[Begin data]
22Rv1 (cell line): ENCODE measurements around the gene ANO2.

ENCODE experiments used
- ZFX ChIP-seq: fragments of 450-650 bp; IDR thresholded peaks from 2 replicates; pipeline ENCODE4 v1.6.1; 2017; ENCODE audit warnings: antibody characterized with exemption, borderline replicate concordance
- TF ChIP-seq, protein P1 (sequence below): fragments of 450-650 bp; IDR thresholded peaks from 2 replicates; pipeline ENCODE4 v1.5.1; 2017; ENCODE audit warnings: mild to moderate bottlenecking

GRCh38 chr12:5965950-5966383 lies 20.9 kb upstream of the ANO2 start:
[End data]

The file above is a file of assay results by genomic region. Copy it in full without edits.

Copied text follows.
22Rv1 (cell line): ENCODE measurements around the gene ANO2.

ENCODE experiments used
- ZFX ChIP-seq: fragments of 450-650 bp; IDR thresholded peaks from 2 replicates; pipeline ENCODE4 v1.6.1; 2017; ENCODE audit warnings: antibody characterized with exemption, borderline replicate concordance
- TF ChIP-seq, protein P1 (sequence below): fragments of 450-650 bp; IDR thresholded peaks from 2 replicates; pipeline ENCODE4 v1.5.1; 2017; ENCODE audit warnings: mild to moderate bottlenecking

GRCh38 chr12:5965950-5966383 lies 20.9 kb upstream of the ANO2 start: